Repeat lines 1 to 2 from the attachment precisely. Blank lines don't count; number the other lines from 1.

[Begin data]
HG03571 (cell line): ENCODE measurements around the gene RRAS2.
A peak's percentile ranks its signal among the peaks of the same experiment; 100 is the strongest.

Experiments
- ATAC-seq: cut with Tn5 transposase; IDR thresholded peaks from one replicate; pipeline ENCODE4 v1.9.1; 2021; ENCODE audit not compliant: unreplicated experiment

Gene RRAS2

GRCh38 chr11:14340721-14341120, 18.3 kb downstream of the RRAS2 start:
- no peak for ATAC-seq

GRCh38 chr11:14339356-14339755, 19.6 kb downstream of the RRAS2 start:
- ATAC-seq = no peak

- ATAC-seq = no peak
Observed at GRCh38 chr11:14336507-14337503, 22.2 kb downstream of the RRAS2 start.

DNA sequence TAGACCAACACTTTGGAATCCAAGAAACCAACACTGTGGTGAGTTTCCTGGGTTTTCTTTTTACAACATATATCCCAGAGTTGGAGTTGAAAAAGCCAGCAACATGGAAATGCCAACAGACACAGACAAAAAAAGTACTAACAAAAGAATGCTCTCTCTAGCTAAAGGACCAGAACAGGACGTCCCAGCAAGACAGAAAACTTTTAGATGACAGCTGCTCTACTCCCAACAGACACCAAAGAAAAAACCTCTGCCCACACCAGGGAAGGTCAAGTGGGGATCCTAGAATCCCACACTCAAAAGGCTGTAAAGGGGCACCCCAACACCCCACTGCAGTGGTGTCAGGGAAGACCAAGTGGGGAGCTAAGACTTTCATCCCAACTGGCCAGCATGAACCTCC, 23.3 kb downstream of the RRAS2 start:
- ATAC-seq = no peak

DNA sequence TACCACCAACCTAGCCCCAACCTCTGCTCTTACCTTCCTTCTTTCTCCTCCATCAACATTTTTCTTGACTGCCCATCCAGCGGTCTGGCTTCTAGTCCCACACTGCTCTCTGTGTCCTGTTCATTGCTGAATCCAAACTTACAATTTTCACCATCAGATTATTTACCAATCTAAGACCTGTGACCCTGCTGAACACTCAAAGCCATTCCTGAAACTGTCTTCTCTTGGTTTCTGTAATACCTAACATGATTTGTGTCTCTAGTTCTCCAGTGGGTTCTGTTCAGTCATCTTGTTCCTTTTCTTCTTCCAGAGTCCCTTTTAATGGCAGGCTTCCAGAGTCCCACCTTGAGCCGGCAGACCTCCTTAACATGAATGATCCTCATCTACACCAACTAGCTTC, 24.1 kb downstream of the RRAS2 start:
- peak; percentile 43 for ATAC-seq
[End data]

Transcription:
HG03571 (cell line): ENCODE measurements around the gene RRAS2.
A peak's percentile ranks its signal among the peaks of the same experiment; 100 is the strongest.